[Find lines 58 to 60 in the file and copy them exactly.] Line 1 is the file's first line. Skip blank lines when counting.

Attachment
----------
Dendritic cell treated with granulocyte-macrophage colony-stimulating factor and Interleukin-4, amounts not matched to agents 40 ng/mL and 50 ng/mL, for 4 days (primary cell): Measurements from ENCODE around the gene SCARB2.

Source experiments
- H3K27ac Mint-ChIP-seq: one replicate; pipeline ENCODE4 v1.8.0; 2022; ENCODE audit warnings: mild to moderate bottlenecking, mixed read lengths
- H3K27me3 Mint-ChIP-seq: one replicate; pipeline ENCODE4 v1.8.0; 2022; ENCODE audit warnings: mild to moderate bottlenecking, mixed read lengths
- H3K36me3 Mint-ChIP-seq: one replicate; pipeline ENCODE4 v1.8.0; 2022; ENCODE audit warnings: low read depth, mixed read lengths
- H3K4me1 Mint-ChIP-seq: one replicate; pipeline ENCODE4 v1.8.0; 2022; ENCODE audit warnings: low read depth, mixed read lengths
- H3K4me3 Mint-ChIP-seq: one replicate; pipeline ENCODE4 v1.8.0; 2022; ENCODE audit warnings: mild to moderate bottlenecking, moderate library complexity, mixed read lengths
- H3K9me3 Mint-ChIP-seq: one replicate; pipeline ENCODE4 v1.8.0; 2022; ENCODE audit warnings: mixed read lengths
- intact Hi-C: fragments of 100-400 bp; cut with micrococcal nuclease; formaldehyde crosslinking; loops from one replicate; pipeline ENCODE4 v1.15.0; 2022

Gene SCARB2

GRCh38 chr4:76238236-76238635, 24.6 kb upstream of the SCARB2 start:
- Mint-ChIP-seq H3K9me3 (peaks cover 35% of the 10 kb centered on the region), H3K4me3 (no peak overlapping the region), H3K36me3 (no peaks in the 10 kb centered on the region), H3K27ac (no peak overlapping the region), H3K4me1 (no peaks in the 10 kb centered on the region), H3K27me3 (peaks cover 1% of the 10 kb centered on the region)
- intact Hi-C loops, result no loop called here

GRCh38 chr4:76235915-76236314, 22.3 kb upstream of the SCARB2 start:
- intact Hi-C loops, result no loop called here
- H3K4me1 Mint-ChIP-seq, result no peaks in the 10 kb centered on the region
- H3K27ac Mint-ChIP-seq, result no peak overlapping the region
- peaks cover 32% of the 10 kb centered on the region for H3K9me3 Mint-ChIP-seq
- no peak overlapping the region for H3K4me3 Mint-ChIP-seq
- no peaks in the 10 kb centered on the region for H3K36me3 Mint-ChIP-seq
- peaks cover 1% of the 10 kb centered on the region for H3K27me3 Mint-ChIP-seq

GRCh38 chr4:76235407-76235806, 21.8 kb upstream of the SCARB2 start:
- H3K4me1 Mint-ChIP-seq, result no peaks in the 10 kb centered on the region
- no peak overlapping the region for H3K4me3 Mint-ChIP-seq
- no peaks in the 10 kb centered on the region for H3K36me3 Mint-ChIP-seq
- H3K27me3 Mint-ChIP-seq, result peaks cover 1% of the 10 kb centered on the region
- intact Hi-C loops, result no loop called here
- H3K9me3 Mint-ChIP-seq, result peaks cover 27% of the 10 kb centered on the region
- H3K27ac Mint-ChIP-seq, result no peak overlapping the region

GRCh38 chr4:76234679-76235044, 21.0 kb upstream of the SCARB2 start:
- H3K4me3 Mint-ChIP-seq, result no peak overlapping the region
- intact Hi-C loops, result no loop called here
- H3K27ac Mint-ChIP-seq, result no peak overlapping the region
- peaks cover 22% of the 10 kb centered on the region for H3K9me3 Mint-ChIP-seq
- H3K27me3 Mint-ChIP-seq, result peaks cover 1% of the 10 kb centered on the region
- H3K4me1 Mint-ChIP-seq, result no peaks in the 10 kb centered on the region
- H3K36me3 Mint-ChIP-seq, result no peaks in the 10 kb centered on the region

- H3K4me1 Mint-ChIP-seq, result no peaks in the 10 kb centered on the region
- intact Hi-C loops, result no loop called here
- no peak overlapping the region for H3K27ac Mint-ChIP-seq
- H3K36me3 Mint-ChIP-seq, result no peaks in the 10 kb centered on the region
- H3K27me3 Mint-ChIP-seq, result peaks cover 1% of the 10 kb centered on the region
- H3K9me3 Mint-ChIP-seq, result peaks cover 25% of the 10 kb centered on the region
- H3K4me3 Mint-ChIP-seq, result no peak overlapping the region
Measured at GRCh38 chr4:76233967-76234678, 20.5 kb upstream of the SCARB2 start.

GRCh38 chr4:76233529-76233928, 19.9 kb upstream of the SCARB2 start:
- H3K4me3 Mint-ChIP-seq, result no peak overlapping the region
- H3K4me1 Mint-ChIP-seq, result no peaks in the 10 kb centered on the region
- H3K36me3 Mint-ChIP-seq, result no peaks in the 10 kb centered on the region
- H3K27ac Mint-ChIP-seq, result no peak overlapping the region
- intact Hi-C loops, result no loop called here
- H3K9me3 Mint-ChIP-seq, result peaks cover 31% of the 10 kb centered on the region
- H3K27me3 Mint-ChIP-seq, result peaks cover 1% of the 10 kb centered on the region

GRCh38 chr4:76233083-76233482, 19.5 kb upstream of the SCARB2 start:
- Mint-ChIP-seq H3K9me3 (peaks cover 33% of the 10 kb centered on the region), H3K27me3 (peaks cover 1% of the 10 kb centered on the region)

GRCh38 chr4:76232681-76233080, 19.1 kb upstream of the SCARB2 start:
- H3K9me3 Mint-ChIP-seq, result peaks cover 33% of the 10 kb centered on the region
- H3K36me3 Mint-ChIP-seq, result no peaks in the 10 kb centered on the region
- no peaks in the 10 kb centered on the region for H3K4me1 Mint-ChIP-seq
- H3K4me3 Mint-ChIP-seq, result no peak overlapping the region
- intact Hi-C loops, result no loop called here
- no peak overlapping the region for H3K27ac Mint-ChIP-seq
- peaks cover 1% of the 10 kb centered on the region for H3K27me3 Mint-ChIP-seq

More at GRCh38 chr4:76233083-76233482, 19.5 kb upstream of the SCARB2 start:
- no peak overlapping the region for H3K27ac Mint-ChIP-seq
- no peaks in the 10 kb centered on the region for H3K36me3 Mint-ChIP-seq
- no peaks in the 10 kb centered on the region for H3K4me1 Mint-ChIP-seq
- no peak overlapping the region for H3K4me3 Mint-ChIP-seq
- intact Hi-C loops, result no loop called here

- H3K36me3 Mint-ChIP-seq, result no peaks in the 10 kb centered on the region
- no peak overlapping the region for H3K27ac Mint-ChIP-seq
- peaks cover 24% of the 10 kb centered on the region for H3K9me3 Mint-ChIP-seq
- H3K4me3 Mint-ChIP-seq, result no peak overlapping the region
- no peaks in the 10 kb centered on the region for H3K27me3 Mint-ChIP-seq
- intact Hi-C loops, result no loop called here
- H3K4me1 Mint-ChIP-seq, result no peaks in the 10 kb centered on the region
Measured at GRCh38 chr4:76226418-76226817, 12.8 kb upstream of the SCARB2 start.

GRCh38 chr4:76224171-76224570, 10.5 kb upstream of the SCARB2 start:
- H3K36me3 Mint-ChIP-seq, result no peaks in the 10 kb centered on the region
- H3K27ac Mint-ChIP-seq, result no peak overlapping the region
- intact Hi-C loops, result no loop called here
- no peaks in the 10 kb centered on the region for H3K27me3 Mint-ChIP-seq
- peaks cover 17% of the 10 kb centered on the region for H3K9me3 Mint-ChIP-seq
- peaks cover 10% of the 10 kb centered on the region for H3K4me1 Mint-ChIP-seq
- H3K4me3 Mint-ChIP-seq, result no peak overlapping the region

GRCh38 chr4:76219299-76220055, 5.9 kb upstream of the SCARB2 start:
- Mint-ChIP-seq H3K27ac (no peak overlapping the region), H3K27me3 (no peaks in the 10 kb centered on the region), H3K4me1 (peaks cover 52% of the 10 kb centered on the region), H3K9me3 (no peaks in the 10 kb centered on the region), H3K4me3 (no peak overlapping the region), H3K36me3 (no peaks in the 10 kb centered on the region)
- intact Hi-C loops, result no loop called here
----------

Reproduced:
- H3K36me3 Mint-ChIP-seq, result no peaks in the 10 kb centered on the region
- no peaks in the 10 kb centered on the region for H3K4me1 Mint-ChIP-seq
- H3K4me3 Mint-ChIP-seq, result no peak overlapping the region